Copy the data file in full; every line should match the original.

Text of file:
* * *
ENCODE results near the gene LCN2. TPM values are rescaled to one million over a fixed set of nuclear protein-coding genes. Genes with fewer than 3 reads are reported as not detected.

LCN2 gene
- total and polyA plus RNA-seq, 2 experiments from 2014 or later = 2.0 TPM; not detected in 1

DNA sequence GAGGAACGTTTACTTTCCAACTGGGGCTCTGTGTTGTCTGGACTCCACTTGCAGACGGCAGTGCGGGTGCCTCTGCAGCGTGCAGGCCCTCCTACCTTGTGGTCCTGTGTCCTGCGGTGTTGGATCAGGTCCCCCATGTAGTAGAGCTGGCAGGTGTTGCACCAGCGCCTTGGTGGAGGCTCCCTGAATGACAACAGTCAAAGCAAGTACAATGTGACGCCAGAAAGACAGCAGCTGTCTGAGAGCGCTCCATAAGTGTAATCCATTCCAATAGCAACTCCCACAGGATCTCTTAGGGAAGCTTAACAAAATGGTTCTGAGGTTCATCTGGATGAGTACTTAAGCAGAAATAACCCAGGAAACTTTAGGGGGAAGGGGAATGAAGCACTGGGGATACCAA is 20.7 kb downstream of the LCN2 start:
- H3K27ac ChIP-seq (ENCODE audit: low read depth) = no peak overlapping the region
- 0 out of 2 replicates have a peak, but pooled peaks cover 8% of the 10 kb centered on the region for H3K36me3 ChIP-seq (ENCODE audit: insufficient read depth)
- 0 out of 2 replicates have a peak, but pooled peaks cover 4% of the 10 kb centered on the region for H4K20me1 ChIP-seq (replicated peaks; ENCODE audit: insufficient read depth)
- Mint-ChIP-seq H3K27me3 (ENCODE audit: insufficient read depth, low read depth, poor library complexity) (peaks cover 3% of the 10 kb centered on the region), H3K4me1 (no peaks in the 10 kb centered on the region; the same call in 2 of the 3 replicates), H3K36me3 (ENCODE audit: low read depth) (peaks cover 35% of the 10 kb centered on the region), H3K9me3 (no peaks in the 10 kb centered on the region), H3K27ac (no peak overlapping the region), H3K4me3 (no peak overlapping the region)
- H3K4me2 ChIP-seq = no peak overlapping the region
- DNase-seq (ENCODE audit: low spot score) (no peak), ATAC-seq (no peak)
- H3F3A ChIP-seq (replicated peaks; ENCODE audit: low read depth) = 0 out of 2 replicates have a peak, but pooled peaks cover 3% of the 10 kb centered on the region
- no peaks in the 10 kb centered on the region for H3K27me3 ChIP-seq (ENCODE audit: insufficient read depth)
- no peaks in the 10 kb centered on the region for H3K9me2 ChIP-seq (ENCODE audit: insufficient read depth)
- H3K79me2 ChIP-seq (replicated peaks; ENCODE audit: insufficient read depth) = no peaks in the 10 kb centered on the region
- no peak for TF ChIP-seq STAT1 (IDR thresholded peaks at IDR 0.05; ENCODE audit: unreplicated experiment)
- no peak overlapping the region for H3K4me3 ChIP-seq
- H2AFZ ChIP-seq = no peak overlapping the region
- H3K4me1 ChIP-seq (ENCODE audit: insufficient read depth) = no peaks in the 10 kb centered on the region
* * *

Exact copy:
ENCODE results near the gene LCN2. TPM values are rescaled to one million over a fixed set of nuclear protein-coding genes. Genes with fewer than 3 reads are reported as not detected.

LCN2 gene
- total and polyA plus RNA-seq, 2 experiments from 2014 or later = 2.0 TPM; not detected in 1

DNA sequence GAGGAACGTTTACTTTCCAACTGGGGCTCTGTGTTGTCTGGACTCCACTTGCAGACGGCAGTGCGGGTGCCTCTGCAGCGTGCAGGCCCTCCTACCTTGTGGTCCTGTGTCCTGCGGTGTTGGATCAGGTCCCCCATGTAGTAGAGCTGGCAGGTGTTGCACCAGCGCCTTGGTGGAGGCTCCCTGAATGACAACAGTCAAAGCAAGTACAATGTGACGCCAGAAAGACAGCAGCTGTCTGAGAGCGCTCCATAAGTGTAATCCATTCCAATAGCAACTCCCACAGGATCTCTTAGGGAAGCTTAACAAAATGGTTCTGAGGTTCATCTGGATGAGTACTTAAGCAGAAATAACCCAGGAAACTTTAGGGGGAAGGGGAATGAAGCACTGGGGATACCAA is 20.7 kb downstream of the LCN2 start:
- H3K27ac ChIP-seq (ENCODE audit: low read depth) = no peak overlapping the region
- 0 out of 2 replicates have a peak, but pooled peaks cover 8% of the 10 kb centered on the region for H3K36me3 ChIP-seq (ENCODE audit: insufficient read depth)
- 0 out of 2 replicates have a peak, but pooled peaks cover 4% of the 10 kb centered on the region for H4K20me1 ChIP-seq (replicated peaks; ENCODE audit: insufficient read depth)
- Mint-ChIP-seq H3K27me3 (ENCODE audit: insufficient read depth, low read depth, poor library complexity) (peaks cover 3% of the 10 kb centered on the region), H3K4me1 (no peaks in the 10 kb centered on the region; the same call in 2 of the 3 replicates), H3K36me3 (ENCODE audit: low read depth) (peaks cover 35% of the 10 kb centered on the region), H3K9me3 (no peaks in the 10 kb centered on the region), H3K27ac (no peak overlapping the region), H3K4me3 (no peak overlapping the region)
- H3K4me2 ChIP-seq = no peak overlapping the region
- DNase-seq (ENCODE audit: low spot score) (no peak), ATAC-seq (no peak)
- H3F3A ChIP-seq (replicated peaks; ENCODE audit: low read depth) = 0 out of 2 replicates have a peak, but pooled peaks cover 3% of the 10 kb centered on the region
- no peaks in the 10 kb centered on the region for H3K27me3 ChIP-seq (ENCODE audit: insufficient read depth)
- no peaks in the 10 kb centered on the region for H3K9me2 ChIP-seq (ENCODE audit: insufficient read depth)
- H3K79me2 ChIP-seq (replicated peaks; ENCODE audit: insufficient read depth) = no peaks in the 10 kb centered on the region
- no peak for TF ChIP-seq STAT1 (IDR thresholded peaks at IDR 0.05; ENCODE audit: unreplicated experiment)
- no peak overlapping the region for H3K4me3 ChIP-seq
- H2AFZ ChIP-seq = no peak overlapping the region
- H3K4me1 ChIP-seq (ENCODE audit: insufficient read depth) = no peaks in the 10 kb centered on the region